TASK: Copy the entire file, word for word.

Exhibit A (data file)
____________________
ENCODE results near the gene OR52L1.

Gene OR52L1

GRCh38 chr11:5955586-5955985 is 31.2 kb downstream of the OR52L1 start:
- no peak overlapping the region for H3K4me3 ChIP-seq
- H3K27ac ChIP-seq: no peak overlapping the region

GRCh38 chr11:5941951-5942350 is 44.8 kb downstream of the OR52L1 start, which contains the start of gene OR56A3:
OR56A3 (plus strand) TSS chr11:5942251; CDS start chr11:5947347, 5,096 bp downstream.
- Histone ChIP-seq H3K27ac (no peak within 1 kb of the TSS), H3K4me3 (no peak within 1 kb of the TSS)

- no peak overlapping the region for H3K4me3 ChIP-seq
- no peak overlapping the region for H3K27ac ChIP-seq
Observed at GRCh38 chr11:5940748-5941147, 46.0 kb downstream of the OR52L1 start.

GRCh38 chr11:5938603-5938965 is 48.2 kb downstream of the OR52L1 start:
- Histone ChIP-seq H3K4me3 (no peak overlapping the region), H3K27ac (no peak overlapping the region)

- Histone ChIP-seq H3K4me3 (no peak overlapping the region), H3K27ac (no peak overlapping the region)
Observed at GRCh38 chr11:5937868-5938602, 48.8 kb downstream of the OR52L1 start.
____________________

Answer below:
ENCODE results near the gene OR52L1.

Gene OR52L1

GRCh38 chr11:5955586-5955985 is 31.2 kb downstream of the OR52L1 start:
- no peak overlapping the region for H3K4me3 ChIP-seq
- H3K27ac ChIP-seq: no peak overlapping the region

GRCh38 chr11:5941951-5942350 is 44.8 kb downstream of the OR52L1 start, which contains the start of gene OR56A3:
OR56A3 (plus strand) TSS chr11:5942251; CDS start chr11:5947347, 5,096 bp downstream.
- Histone ChIP-seq H3K27ac (no peak within 1 kb of the TSS), H3K4me3 (no peak within 1 kb of the TSS)

- no peak overlapping the region for H3K4me3 ChIP-seq
- no peak overlapping the region for H3K27ac ChIP-seq
Observed at GRCh38 chr11:5940748-5941147, 46.0 kb downstream of the OR52L1 start.

GRCh38 chr11:5938603-5938965 is 48.2 kb downstream of the OR52L1 start:
- Histone ChIP-seq H3K4me3 (no peak overlapping the region), H3K27ac (no peak overlapping the region)

- Histone ChIP-seq H3K4me3 (no peak overlapping the region), H3K27ac (no peak overlapping the region)
Observed at GRCh38 chr11:5937868-5938602, 48.8 kb downstream of the OR52L1 start.